Warburg Pincus has raised $310 million from a second divestment in Bharti Televentures and out of what is fast becoming Asia's most active equity market. DSP Merrill Lynch and JM Morgan Stanley led the deal, which represented 3.2% of the Bharti's issued share capital and reduced Warburg Pincuses stake from 15.2% to 12.1%.
Block trades from India are fairly unusual thanks to the regulator's crossing requirements. However, this marks the private equity firm's second divestment. Last August it sold a 3.35% stake via Citigroup, which raised $202 million of which half is thought to have been placed with the Capital Group.
This time round about 41 investors placed orders totalling $450 million - prompting an increase in the base deal size from $250 million to $310 million. The deal was marketed on a discount of zero to 3% and priced at the wide end - 3% to the stock's Rs222.6 close on Tuesday.
Warburg Pincus is said to have opted for the wide end of the range because it wanted to keep the stock price stable, possibly in anticipation of a third divestment once its 30-day lock-up expires. In the run up to the deal, Bharti had also outperformed a soggy Indian market, rising 16% in the four days running up to the sale.
Analysts say this sudden spike was driven by good third quarter FY05 results and speculation that the government would finally lift the foreign ownership ceiling in the telecom sector. As such the group's timing appeared to be impeccable with the ownership limit lifted from 49% to 74% the day after the trade yesterday.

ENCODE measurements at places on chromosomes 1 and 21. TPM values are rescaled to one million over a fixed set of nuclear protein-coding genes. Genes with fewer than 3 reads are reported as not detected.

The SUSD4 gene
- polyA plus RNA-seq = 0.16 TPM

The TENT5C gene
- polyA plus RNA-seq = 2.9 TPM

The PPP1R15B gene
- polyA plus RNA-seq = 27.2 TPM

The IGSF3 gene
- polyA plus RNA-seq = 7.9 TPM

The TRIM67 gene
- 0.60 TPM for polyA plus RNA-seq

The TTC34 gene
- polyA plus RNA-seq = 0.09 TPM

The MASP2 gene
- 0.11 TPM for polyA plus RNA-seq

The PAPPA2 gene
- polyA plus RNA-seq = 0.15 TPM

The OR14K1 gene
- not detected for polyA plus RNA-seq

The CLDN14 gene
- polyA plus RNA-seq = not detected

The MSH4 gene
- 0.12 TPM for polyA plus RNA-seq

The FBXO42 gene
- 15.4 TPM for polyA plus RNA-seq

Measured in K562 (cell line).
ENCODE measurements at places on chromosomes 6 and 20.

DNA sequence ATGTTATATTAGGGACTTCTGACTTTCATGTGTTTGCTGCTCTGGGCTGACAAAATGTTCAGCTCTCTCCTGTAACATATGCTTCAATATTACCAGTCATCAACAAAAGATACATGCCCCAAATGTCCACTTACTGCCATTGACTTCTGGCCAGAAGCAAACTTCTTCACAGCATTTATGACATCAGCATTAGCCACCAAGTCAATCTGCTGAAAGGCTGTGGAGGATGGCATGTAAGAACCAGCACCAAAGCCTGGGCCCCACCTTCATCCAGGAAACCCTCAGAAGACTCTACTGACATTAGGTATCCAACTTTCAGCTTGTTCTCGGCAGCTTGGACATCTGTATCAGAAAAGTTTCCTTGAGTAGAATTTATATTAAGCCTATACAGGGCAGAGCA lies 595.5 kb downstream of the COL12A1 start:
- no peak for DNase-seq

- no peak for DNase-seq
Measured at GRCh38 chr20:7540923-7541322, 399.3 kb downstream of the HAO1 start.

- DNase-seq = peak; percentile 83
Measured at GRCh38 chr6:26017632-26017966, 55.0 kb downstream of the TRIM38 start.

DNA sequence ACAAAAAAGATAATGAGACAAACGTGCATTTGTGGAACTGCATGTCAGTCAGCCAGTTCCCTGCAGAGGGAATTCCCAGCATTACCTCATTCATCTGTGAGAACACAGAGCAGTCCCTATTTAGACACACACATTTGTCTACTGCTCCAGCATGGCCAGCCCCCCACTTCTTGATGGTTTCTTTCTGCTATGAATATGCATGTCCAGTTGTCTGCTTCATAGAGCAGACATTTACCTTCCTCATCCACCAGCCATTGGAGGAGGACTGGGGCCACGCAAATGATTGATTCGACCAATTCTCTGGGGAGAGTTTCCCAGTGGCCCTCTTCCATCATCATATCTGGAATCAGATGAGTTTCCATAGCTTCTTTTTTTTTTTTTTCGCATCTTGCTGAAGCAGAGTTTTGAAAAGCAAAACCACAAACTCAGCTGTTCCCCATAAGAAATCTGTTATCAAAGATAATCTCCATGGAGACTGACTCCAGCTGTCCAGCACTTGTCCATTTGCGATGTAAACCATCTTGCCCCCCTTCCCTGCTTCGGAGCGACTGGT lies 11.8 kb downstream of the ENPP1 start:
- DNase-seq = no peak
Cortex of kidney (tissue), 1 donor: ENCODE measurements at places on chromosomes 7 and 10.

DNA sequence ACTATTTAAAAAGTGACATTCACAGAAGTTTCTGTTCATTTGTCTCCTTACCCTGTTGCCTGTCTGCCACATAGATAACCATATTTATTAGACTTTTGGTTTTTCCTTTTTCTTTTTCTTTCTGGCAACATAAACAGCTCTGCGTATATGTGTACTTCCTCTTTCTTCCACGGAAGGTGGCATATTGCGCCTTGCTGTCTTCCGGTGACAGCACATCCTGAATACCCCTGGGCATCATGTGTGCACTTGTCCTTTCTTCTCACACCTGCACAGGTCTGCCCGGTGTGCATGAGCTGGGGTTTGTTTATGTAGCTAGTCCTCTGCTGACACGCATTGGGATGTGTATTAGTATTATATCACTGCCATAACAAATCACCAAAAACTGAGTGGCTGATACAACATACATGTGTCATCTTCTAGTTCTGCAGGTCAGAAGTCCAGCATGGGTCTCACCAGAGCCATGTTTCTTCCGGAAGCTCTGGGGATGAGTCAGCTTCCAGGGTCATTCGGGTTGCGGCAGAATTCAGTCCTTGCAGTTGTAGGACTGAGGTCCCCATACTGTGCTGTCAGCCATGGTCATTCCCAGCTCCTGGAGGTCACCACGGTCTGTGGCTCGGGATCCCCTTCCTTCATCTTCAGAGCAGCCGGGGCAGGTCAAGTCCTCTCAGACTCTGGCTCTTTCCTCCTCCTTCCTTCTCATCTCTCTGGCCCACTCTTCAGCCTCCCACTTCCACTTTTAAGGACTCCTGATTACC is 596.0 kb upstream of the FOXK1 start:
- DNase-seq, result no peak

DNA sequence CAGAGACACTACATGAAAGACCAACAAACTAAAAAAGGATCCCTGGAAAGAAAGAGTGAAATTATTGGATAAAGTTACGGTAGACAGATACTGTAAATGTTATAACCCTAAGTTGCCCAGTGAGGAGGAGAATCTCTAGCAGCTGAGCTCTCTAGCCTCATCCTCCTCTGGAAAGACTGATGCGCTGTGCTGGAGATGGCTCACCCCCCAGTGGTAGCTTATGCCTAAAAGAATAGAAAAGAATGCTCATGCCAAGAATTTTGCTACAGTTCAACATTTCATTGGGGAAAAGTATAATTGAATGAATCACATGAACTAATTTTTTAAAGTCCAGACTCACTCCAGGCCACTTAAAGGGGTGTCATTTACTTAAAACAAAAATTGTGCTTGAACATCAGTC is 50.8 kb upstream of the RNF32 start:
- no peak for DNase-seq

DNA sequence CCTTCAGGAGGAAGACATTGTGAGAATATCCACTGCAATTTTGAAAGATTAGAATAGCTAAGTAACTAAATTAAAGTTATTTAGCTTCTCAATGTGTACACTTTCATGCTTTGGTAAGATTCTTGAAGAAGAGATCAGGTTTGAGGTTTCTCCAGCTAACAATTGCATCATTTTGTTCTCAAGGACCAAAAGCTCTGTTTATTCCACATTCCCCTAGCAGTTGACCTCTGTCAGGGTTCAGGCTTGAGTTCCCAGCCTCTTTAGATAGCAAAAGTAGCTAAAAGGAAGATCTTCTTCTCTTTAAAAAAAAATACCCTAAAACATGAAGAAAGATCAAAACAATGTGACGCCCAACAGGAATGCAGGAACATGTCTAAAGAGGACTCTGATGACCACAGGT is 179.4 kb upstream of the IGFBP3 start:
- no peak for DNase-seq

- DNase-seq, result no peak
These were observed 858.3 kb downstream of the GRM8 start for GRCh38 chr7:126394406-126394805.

The deal has also been completed ahead of a pack of competing deals keen to get to market before the government's budget address at the end of February. Over the longer-term an earlier deal this year makes sense given the number of Indian cellular companies - Reliance Infocomm and Hutchison Max - seeking listings later this year.
Analaysts say the company's rarity value is one of the reasons why it has always commanded a strong premium. It is currently the only pure play on India's fast growing telecoms sector, which is expected to see subscribers grow from roughly 20 million in 2004 to well over 100 million by 2008. Analysts believe Bharti could capture a market share of up to 30%.
Cellular currently accounts for about 62% of group EBITDA and ARPUs continued to rise during the third quarter despite fierce tariff competition. Overall EBITDA rose 11% quarter-on-quarter to Rs7.8 billion.
Bharti is currently trading at roughly 30 times 2005 earnings but 17 to 20 times 2006 earnings thanks to its strong growth trajectory.
The new sale will expand the freefloat by about 8.4% and equals 16 days trading. Bharti currently has a market cap of about $9.5 billion and a 2.2% weighting on the Sensex.
Bankers say a large number of new funds decided to participate in the deal even though it is trading at a fairly rich valuation. Four of the top five funds that participated are said to be new. By geography, about 50% went to the US, 25% to Europe and the balance to Asia.